Manuscript of Augustine's De Civitate Dei by Jacobus De Stephelt from 1472

And here is transcription of the Latin text:
Remota itaque iustitia quid sunt regna nisi magna latrocinia? quia et latrocinia quid sunt nisi parua regna? Manus et ipsa hominum est, imperio principis regitur, pacto societatis astringitur, placiti lege praeda diuiditur.


Long Exodic Journey

Thirty years ago I and my Central European friends lived through quite radical changes. Those were the heady times of the Velvet Revolution and the breaking down of the Berlin Wall. The Russian totalitarian regime in Central Europe had just collapsed, the Iron Curtain was no more, reunification of Germany started to be discussed and Vaclav Havel was president.... After many many decades of occupation, oppression, political and economic corruption and a permeating cold war with the constant danger of nuclear annihilation we were just starting to breathe freely, almost nothing seemed impossible.

          And exactly at that time, as we were intoxicated with the newly achieved freedom our professor of the Hebrew Bible gave us an ice cold shower. We have just left Egypt, he told us. Soon you will be serving churches and your task will be to lead your congregations through the forty years of a wilderness pilgrimage. Gaining freedom is the first step, preserving it, expanding it and learning how to live with it will be the center of the true spiritual struggle. 

            And he was so right, so prophetic, so prescient! Just look at Hungary or Poland these days! My native Czech Republic or the original lands of the East Germany are still struggling with it...  Even if everything goes right - such great societal transitions do move like glaciers, slowly with geological speeds, requiring patience and tons of perseverance because unfortunately they can be easily stopped, reverted or overturned. Just think about, in our American experience how it was with the Emancipation, Reconstruction and what happened afterwards.

            My professor was not clairvoyant - he just knew well his Hebrew Bible. He knew, he taught us, that the Exodus was not history, I learned from him that it was best described as a legend or a myth, but exactly for that reason it was perfectly suited to describe our human nature and experience across ages. The crossing of the sea into the freedom is always just the beginning. It is followed by forty years of a tough journey requiring discipline, patience and perseverance.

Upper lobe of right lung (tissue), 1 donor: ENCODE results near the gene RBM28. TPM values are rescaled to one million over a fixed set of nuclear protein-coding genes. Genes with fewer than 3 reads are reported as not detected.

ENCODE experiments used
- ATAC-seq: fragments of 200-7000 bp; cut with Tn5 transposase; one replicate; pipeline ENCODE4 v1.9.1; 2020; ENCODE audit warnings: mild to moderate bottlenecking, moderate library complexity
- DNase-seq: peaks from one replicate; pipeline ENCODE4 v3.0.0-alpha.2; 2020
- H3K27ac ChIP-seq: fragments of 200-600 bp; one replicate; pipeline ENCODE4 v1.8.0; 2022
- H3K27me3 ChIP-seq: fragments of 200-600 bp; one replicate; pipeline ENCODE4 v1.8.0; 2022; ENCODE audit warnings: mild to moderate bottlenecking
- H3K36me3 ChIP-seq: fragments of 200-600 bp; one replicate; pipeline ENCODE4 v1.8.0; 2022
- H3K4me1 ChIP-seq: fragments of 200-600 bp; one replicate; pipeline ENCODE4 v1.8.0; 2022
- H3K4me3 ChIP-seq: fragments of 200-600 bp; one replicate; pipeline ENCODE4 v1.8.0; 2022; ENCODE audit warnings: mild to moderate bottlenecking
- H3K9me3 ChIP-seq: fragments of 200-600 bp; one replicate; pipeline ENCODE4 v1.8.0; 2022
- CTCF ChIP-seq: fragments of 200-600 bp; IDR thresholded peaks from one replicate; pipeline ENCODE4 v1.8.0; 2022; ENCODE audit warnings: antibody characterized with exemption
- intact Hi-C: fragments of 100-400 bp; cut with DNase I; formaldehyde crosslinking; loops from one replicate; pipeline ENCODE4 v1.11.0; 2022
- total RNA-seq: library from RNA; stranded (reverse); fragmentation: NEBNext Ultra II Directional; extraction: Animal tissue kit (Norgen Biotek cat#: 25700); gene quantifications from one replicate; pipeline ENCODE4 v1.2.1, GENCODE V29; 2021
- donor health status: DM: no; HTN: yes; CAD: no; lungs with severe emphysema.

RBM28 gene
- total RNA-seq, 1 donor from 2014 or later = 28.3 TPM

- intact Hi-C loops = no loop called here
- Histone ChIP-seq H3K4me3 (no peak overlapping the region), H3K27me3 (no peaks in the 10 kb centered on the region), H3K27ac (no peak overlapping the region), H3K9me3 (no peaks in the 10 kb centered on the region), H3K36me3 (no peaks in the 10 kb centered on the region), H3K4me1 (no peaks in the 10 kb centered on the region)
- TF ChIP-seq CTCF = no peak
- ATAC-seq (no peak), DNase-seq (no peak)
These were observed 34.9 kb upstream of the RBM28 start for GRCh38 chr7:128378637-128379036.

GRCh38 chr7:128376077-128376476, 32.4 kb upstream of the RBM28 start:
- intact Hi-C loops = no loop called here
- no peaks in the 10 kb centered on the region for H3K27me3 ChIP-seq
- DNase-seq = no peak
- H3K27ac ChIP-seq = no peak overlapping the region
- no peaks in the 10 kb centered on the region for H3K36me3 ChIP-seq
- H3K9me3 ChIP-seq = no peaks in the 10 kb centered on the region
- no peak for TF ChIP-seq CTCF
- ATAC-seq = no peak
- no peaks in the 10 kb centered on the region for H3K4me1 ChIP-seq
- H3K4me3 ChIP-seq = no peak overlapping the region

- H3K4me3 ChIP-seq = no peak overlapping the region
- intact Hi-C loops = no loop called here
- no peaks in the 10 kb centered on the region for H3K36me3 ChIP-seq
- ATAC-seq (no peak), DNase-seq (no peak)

Complexities of the Exodus journey, that road to freedom, will be our theme this Sunday. Join us to learn and be encouraged.



Bovine theology

You probably know the infamous story of the golden calf. When Moses was up on the mountain, Israelites beneath the mountain created for themselves out of their gold an idol, a statue of a bull (Exo 32). And shortly afterwards they were seriously reprimanded and punished for it. It is so deeply rooted in our culture that in western languages the golden calf became synonymous with false gods, for false religion, for idolatry.  
    But reality might not be that simple and straightforward because we know that in the old parts of the Hebrew Bible God, YAHWEH, is actually linked with bovine imagery. One ancient divine title, which is often translated as “The Mighty One of Jakob/Israel” (for instance Gen 49:24 or Psalm 132) originally meant and can be more precisely translated as “The Bull of Jakob/Israel”.
    There are also a few passages which speak about God’s horn or horns (Hab 3:4). Even Moses when he returned from the final meeting with the LORD a few chapters later (Exo 34) - there is a very strange passage -- Moses returned and on his head were horns, so that he had to veil his face not to scare people. (But don’t look for it in the most modern translations - they absolutely unplausibly translate that Moses’ face was shining and that is why he wailed himself. But in reality in the Hebrew text it is clear - Moses grew HORNS.  
    There was evidently a time when the bovine imagery was acceptable even as an honorific attribute for the biblical God. So what happened that the image of bull was abandoned? Why did the bovine imagery and theology become cursed? Why did it become a synonym for idolatry and blasphemy?
    Clearly bulls, calves and cows are innocent, it is not their shape or their nature. Biblical story is deeper and more serious for us today. Here is a spoiler - real cows have nothing to do with our idolatry. They are lovely, curious, intelligent and as our Hindu neighbors would say, they are holy animals. If anything is connected with our idolatry then it is what we project into the cows and how we portray them. In our own otherwise very urban city a cow on a sidewalk (actually a statue of a charging bull) is a quintessential example of our proclivity towards worshiping ourselves, our vaingloriousness, our individual and collective delusion of grandeur and power.